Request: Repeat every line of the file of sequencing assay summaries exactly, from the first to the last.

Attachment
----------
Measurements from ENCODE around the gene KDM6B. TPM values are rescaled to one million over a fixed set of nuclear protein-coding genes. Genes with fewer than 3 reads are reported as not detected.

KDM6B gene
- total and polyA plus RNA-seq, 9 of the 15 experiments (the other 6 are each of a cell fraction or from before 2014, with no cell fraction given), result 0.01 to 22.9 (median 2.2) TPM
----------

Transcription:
Measurements from ENCODE around the gene KDM6B. TPM values are rescaled to one million over a fixed set of nuclear protein-coding genes. Genes with fewer than 3 reads are reported as not detected.

KDM6B gene
- total and polyA plus RNA-seq, 9 of the 15 experiments (the other 6 are each of a cell fraction or from before 2014, with no cell fraction given), result 0.01 to 22.9 (median 2.2) TPM